What's So Great about Shakespeare?

"His grasp of the human condition is perhaps unmatched in literature."

Terry W. Glaspey

As a young mother, I wasn't convinced that Shakespeare was worth studying-at least, not by children. After all, his plays had bawdy jokes, frequent love-making and his personal life had some serious flaws. However, over time, as I studied Shakespeare's plays and researched his influence upon the English-speaking world, I began to feel that my children would have quite a gap in their understanding of our world if I neglected Shakespeare. I would have to be careful how I approached it, guarding their little hearts while introducing them to yet another medium that revealed the nature of mankind. Here are...

Some reasons why we study Shakespeare
He is responsible for adding some 2000 words and phrases to the English language-examples include: gloomy, lonely, majestic, reliance, hurry, leapfrog, excellent. Tongue-tied, budge an inch, seen better days, fair play, lord and master, foul play, dead as a doornail, my own flesh and blood, set your teeth on edge, without rhyme or reason, laughing stock, didn't sleep a wink and if the truth were known. (more here)

His plays provide a comprehensive and thoughtful look at the human condition, dealing with the virtues of men as well as their vices- love, faithfulness, greed, honesty, selfishness, mercy, lust, power and justice are just a few. As we study his plays we understand ourselves better.

His inspiration comes from historical events, mythological tales, and Biblical passages. He often refers to Christ, his teachings and other Biblical characters and morals. All of these sources are a vital part of our history.

His plays deal with the consequences of sin and yet Shakespeare is very liberal in showing mercy. I believe this is a VERY important theme in his works. Macbeth, although one of his darkest plays, reveals the power of unconfessed sin and it's ability to destroy not just one, but many lives. It also exposes the dangers of witchcraft.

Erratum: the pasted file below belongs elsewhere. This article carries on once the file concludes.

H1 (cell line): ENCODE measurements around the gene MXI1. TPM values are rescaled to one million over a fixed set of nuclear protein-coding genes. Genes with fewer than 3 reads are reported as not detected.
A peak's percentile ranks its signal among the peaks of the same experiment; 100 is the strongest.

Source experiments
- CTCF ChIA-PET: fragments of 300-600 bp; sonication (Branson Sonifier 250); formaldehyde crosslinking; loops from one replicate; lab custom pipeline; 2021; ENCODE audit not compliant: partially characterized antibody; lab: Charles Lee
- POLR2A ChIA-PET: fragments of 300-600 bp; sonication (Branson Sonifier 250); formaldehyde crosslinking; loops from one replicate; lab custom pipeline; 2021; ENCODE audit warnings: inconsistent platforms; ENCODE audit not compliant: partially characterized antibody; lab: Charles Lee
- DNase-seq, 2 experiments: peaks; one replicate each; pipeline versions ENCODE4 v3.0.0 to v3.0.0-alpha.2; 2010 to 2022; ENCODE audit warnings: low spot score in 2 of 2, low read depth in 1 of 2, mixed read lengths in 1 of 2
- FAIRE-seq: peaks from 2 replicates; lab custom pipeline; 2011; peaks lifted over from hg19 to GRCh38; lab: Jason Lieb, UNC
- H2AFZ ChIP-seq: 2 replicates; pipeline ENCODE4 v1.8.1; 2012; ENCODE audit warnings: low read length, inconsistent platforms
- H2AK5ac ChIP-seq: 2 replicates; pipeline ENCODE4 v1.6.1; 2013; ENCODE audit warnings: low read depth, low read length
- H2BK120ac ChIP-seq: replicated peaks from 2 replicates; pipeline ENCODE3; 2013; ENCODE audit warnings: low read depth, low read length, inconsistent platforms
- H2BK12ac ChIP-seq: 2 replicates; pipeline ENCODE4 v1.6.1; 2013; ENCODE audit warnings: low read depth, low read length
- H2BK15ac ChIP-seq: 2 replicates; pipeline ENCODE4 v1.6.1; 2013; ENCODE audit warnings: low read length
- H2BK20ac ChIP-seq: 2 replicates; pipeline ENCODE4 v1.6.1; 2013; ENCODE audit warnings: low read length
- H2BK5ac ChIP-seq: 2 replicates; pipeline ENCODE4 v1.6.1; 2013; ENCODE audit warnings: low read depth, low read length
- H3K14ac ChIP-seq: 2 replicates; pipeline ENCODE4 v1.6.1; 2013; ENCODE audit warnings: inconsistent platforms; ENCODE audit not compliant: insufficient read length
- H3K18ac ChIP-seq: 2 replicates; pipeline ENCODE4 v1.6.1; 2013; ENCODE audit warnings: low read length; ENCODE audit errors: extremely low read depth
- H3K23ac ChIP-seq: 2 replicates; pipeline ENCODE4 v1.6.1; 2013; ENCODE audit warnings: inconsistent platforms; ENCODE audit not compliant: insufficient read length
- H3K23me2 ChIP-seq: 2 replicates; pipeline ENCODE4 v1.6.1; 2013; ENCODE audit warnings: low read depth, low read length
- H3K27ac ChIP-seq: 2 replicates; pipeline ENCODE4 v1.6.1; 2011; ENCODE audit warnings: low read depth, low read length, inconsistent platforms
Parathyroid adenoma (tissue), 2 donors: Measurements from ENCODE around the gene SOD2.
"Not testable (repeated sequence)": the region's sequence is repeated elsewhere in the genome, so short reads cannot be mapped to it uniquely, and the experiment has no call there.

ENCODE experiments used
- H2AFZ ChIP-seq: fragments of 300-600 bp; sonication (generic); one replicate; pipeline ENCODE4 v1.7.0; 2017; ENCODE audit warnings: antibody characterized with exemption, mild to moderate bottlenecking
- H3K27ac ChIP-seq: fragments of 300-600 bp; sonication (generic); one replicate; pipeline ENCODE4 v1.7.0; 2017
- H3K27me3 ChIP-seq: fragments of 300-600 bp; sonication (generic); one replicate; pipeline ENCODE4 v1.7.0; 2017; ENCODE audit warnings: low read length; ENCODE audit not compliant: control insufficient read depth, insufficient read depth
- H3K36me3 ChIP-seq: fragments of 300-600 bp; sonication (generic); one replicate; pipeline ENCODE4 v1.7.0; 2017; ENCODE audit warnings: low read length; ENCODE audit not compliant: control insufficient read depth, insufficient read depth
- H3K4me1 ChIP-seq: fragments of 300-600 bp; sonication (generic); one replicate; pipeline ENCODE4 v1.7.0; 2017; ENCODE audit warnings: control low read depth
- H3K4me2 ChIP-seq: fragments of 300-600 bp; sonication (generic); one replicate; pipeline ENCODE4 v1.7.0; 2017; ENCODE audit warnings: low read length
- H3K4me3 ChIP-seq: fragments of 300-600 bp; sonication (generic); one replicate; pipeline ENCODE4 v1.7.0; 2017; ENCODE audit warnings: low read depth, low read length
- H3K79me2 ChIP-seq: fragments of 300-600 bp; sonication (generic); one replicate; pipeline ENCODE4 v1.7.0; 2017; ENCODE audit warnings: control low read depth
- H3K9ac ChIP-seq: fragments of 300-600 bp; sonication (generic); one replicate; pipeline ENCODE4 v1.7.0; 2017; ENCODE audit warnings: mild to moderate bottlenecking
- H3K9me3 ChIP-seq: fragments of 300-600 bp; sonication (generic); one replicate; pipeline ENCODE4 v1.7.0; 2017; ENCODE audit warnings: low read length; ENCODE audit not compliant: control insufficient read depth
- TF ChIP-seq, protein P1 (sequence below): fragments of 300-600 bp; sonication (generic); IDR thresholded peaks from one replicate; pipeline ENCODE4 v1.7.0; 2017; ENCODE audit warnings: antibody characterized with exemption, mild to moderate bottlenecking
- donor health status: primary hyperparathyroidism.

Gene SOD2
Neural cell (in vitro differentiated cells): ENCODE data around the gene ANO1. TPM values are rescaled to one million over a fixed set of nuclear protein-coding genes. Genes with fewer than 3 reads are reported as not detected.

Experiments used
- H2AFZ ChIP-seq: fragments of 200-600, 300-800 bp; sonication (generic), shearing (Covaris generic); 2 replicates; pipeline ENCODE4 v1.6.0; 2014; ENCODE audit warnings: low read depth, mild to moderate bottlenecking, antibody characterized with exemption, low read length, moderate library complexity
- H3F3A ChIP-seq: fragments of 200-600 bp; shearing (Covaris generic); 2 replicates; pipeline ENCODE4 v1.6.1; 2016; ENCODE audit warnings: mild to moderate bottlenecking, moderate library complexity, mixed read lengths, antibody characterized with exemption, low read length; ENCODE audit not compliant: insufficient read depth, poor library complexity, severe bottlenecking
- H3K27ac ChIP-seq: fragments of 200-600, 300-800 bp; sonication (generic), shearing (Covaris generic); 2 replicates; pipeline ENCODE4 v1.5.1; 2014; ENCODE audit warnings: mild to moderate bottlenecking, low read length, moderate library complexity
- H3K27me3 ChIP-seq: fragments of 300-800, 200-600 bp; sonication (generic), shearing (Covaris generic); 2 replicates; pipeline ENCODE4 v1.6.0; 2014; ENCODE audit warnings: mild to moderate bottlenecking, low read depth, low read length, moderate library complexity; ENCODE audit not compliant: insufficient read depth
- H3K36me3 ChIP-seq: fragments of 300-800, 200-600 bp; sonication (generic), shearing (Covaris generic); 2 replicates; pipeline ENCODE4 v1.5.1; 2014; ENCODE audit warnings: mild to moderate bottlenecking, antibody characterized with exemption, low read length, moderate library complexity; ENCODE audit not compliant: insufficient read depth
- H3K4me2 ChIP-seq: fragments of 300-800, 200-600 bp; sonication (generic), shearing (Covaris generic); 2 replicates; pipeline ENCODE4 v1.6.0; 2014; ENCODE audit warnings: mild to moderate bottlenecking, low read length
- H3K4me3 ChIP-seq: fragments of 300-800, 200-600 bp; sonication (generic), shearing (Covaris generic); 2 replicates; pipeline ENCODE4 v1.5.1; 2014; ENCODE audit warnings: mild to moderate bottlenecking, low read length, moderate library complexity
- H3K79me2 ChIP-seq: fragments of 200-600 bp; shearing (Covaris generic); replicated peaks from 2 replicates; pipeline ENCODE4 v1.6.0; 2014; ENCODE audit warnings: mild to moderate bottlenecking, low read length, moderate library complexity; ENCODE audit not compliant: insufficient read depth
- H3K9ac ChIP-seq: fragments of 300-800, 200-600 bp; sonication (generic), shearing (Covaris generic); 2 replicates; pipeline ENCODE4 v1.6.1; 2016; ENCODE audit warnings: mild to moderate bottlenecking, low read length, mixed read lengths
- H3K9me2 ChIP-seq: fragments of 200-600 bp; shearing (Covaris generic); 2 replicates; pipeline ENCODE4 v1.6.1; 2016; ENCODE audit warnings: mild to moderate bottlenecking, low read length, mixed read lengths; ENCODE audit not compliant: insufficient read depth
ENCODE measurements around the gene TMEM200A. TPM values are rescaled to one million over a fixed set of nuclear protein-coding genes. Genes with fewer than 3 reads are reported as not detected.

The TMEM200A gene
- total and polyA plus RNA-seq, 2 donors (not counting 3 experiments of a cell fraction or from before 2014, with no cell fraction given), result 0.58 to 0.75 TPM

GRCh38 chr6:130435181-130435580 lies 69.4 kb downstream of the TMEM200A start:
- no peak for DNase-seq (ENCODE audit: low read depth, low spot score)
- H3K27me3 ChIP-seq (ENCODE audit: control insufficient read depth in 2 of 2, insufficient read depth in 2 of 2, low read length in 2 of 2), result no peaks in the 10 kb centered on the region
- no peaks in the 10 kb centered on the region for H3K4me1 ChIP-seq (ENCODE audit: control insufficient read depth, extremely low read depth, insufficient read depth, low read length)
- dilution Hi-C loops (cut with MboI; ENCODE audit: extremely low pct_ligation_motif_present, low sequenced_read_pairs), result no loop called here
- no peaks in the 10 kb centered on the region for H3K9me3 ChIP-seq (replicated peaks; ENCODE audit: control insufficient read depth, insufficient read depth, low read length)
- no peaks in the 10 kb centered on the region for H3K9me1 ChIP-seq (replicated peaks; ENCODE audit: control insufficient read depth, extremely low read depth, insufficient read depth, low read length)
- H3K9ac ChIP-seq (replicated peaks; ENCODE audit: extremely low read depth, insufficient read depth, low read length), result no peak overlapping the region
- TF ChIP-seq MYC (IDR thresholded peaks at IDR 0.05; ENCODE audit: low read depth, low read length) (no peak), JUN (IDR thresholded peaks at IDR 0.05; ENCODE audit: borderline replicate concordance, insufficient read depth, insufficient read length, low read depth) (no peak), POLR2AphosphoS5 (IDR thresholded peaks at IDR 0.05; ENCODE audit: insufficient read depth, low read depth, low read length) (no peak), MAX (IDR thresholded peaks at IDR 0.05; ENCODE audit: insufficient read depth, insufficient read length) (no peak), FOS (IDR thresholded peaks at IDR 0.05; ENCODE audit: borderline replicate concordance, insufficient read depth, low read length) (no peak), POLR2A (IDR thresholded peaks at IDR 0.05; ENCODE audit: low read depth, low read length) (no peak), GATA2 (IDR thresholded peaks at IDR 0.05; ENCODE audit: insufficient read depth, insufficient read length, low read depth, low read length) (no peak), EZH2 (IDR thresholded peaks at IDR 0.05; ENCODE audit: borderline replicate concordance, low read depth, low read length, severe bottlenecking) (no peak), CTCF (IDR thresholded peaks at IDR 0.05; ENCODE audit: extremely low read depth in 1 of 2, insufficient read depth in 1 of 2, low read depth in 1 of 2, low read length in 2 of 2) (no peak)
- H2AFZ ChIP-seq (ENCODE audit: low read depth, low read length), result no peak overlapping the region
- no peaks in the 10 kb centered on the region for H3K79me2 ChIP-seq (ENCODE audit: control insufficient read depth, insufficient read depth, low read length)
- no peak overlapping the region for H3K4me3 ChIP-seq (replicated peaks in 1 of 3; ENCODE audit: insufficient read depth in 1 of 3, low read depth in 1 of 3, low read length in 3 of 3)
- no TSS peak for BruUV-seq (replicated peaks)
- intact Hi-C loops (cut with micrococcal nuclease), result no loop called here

His plays provide rich fodder for meaningful discussions.

His poetry is profound. Shakespeare and the sonnet go hand in hand.

His plays have intricate plots with many twists and turns, providing an excellent exercise in logic.

They are thoroughly entertaining and stimulate the imagination.

Merchant of Venice The Tempest King Lear
(Click to enlarge)

Shakespeare does misbehave at times, but fortunately, the Elizabethan English veils such innuendos quite well and they go by unnoticed by the children. For this reason, it is better if you do not use modern versions of the plays.

Not all of his plays are suitable for young people so you will have to be careful and do a little research. Some plays that we avoid are Pericles, Timon, Titus, Croilus and Cressida. We only read a few histories. (Henry V is a favorite of ours)

The words 'lovers' and 'love-making' are frequently used but this did not have the same meaning back then as it does today. It referred to the attraction and not the act between two people. I do not let my children read books about boys and girls 'in love' with each other. Shakespeare, however, does not fall in this category because the characters are adults and the stories are often unrealistic and very silly. They cause my children to scoff at the nonsense rather than produce an attraction for the opposite sex.

Shakespeare's plays were obviously not written for young children. However, we all know that most high school-aged students today do not enjoy studying Shakespeare. I believe this is partly due to the difficult language. Teachers immediately expect understanding, enjoyment and analysis to occur in a single lesson. The student did not have enough time to develop an appreciation for the stories. I feel it is a good idea to introduce children to the general stories using expurgated versions adapted especially for the child mind. In this way, the children will have developed an understanding of the stories and an appreciation for them by the time they are old enough to explore the important themes within them in greater detail. If you read early classic children's literature, you will notice that children were introduced to Shakespeare while young using Nesbit's and Lamb's stories. It was common to name a pet after Greek or Shakespearean heroes. Elizabeth Enright's books are a good example of this. Educators and parents evidently recognized the value of introducing the Bard to children. They followed these preparatory steps not only with Shakespeare, but other classic authors as well.